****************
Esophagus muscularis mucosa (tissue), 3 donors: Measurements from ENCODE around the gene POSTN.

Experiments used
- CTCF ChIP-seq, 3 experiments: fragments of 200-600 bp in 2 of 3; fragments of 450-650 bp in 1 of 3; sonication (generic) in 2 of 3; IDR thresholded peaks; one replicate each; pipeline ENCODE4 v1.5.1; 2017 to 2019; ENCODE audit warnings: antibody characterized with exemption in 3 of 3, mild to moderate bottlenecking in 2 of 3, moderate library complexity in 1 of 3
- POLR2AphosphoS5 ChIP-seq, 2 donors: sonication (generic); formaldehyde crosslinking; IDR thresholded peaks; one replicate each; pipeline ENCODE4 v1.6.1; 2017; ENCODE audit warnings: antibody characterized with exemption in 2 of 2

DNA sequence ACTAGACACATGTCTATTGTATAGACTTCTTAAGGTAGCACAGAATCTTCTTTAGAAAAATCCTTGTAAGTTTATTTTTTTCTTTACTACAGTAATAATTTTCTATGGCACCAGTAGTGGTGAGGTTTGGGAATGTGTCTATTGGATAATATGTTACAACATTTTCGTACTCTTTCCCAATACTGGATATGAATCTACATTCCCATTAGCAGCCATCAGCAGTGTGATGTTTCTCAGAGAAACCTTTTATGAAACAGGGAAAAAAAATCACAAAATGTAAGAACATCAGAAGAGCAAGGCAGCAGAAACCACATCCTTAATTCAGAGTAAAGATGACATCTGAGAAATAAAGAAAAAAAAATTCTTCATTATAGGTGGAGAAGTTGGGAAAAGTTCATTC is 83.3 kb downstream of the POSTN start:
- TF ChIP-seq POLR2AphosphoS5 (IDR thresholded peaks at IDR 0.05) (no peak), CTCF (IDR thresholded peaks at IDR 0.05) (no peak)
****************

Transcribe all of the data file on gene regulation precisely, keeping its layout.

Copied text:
Esophagus muscularis mucosa (tissue), 3 donors: Measurements from ENCODE around the gene POSTN.

Experiments used
- CTCF ChIP-seq, 3 experiments: fragments of 200-600 bp in 2 of 3; fragments of 450-650 bp in 1 of 3; sonication (generic) in 2 of 3; IDR thresholded peaks; one replicate each; pipeline ENCODE4 v1.5.1; 2017 to 2019; ENCODE audit warnings: antibody characterized with exemption in 3 of 3, mild to moderate bottlenecking in 2 of 3, moderate library complexity in 1 of 3
- POLR2AphosphoS5 ChIP-seq, 2 donors: sonication (generic); formaldehyde crosslinking; IDR thresholded peaks; one replicate each; pipeline ENCODE4 v1.6.1; 2017; ENCODE audit warnings: antibody characterized with exemption in 2 of 2

DNA sequence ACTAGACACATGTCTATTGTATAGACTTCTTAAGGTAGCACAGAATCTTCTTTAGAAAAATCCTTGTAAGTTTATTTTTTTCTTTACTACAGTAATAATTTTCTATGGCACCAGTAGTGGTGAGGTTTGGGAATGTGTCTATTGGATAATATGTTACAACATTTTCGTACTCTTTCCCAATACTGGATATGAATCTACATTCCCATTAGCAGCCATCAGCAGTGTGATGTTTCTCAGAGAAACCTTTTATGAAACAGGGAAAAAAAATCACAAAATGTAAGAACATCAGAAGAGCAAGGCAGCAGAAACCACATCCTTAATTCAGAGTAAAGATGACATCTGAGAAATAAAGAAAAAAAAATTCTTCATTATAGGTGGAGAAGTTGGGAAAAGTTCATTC is 83.3 kb downstream of the POSTN start:
- TF ChIP-seq POLR2AphosphoS5 (IDR thresholded peaks at IDR 0.05) (no peak), CTCF (IDR thresholded peaks at IDR 0.05) (no peak)